Sunday, March 16, 2014

All Things Irish: Day 4....

 
The people of Ireland are known for their way with words. Everything tends to sound lyrical in the Irish brogue. However, as far as their contributions to the literary world go, they have been very generous.

It goes all the way back into the ancient history of Ireland. The Irish are second only to the Latin and Greeks in that their literature predates those of other Europeans, going back as far as the 4th and 5th centuries. Irish folklore is known throughout the world. Where else would you go for a good faerie tale but Ireland? The green hills, impressive ruins, and beautiful landscape sure would be inspiration enough for any poetic soul.

To this day, many Irish writers are still categorized as English authors because they lived in exile in England for lengthy periods of time. These writers include Edmund Burke, Jonathan Swift, Oliver Goldsmith, Maria Edgeworth, Oscar Wilde, and George Bernard Shaw.

Through time, Irish literature molded itself around its many ruptures and revivals. The most common themes found in an Irish author or poet’s work have to do with religion, land, language, and nationality. Perhaps most notable for his “Irishness” is none other than Nobel-prize-winning poet William Butler Yeats himself, who published reams of poetry to become the 20th century’s most prominent figures. Yeats knew the importance of roots – the roots of his nation’s literature, that is. On more than one occasion, he harkened back to Irish folklore, even publishing collections such as “Fairy and Folk Tales of the Irish Peasantry.”

Yeats drew inspiration from these folk tales of his homeland. His poem “The Wanderings of Oisin” is even based on the lyrics of the Fenian Cycle of Irish mythology….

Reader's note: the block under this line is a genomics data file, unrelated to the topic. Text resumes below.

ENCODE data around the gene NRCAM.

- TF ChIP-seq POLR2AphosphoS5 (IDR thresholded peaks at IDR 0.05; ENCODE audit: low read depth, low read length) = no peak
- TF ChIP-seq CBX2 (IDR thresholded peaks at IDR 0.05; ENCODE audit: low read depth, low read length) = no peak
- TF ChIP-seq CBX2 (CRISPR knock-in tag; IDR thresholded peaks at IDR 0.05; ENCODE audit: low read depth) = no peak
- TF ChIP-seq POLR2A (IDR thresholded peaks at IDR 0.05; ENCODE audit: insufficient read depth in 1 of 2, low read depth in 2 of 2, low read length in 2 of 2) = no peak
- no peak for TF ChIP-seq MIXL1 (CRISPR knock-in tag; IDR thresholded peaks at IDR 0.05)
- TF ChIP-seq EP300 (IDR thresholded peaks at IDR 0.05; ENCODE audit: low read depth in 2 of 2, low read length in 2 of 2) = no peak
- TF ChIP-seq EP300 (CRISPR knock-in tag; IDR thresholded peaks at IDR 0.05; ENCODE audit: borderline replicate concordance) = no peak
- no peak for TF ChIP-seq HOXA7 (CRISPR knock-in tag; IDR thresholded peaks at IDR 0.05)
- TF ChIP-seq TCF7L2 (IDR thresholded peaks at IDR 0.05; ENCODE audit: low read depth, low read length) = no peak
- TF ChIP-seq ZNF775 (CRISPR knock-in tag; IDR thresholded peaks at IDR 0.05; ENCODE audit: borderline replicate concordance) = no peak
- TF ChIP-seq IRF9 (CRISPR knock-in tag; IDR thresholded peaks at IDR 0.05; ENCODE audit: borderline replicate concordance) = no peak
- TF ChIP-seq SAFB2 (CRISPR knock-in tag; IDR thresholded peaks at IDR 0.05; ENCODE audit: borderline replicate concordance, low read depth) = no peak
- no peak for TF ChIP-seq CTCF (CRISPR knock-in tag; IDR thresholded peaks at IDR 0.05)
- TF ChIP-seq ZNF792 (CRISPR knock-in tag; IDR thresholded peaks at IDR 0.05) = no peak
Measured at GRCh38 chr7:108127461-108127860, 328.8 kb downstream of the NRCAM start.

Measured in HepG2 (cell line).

We rode in sorrow, with strong hounds three,
Bran, Sceolan, and Lomair,
On a morning misty and mild and fair.
The mist-drops hung on the fragrant trees,
And in the blossoms hung the bees.
We rode in sadness above Lough Lean,
For our best were dead on Gavra's green.
 

Personally, I’m a fan of Yeats and keep one of his collections of Irish fairy tales on my inspiration shelf if ever I’m in need of a good read on a rainy day. Nothing like sipping a cup of hot tea curled up with some Yeats!

Other famous Irish writers include Bram Stoker, James Joyce, Thomas Kinsella, Frank McCourt, Liam O’Flaherety, Seamus Heaney, Michael Longley, C.S. Lewis, and Patrick McCabe. If you're interested more on the writers mentioned in this article as well as more details about Irish literary history, visit this great Encyclopedia Brittanica resource
 
Readers, do you have a favorite Irish poet/poem or author/book? Writers, has Irish literature served as inspiration for your own work? Has the Irish literary community, either past or present, touched your life?

Check back in tomorrow for more the St. Paddy’s Day celebration as we wrap up All Things Irish here at The Cozy Page! Bring your dancing shoes for some toe-tapping jigs and reels :-)

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